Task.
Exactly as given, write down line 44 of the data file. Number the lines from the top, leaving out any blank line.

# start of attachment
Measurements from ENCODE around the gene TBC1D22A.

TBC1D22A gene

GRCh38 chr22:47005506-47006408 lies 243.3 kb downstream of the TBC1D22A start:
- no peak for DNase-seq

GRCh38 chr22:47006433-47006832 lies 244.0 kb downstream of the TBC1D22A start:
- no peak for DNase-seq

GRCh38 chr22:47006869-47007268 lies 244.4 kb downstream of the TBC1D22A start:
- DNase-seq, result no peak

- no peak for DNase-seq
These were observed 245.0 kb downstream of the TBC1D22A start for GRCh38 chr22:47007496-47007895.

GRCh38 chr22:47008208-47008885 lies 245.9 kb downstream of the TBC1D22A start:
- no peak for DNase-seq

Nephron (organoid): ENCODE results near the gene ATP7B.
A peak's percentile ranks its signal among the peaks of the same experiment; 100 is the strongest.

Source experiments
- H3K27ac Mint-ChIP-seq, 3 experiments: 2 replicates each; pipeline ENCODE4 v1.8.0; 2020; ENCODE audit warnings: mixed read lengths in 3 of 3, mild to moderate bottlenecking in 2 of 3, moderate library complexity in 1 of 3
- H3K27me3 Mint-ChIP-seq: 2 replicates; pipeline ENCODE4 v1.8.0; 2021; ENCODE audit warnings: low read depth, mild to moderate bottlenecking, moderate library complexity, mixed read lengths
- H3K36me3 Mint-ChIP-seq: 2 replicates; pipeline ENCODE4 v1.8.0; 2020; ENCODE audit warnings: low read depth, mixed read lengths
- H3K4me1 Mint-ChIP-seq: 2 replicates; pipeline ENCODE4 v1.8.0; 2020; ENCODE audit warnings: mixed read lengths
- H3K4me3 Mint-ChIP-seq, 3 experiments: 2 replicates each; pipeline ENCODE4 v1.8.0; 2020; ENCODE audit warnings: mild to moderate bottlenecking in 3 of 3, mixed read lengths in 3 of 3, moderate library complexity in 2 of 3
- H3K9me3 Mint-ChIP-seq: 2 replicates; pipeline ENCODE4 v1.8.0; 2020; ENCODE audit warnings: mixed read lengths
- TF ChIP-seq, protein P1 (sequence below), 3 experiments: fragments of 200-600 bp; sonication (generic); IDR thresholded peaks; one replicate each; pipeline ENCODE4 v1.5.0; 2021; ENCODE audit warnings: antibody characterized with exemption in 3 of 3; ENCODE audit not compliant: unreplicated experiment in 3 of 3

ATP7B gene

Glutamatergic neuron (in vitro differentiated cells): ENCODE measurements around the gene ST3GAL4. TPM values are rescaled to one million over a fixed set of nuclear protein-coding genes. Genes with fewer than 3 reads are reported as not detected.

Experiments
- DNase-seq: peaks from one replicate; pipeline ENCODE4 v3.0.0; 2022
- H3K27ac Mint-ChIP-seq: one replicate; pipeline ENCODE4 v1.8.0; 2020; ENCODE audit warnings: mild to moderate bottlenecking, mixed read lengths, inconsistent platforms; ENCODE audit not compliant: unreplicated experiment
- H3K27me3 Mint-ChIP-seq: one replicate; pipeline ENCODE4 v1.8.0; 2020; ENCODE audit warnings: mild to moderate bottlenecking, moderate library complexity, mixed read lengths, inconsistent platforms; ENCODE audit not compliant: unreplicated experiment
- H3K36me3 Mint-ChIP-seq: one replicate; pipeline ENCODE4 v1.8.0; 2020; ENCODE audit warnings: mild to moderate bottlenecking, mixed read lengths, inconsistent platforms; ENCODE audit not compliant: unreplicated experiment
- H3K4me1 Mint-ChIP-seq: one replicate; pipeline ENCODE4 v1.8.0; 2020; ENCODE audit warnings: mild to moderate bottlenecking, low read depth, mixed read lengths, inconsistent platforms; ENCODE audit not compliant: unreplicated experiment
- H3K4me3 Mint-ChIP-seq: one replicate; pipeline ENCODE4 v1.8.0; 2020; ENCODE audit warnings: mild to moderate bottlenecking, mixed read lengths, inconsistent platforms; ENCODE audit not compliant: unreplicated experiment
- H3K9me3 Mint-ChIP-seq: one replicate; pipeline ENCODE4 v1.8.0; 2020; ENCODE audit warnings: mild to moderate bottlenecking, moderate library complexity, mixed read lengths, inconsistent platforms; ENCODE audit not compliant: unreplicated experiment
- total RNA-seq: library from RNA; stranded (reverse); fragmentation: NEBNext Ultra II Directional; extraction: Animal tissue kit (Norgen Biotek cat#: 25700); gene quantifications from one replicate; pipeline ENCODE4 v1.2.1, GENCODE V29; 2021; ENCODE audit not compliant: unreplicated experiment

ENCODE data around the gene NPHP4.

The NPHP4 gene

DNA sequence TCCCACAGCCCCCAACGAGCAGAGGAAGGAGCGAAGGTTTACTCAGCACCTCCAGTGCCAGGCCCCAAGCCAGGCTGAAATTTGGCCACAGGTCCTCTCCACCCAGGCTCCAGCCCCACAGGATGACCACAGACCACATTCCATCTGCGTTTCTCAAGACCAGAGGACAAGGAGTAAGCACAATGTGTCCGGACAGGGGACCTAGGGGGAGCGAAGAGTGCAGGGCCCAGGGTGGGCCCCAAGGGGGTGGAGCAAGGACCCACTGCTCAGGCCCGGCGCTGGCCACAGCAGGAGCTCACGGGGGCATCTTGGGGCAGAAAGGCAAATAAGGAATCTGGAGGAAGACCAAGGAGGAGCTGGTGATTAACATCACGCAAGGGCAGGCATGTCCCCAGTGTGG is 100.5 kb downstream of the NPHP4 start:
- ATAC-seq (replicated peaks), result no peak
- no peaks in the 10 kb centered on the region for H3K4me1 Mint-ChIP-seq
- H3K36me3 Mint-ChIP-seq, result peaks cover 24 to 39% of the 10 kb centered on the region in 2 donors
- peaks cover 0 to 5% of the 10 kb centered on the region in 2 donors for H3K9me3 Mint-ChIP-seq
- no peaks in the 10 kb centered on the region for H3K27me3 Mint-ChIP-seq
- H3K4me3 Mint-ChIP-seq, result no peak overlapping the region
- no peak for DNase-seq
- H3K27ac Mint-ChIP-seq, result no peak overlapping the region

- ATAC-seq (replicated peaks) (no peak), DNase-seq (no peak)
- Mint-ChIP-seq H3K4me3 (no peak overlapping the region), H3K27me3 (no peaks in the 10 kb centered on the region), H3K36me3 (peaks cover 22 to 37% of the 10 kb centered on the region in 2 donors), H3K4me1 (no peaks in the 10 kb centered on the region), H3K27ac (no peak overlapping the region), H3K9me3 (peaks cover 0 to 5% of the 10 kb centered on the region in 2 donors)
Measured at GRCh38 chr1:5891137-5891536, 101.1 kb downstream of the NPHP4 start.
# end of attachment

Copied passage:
- H3K27ac Mint-ChIP-seq, result no peak overlapping the region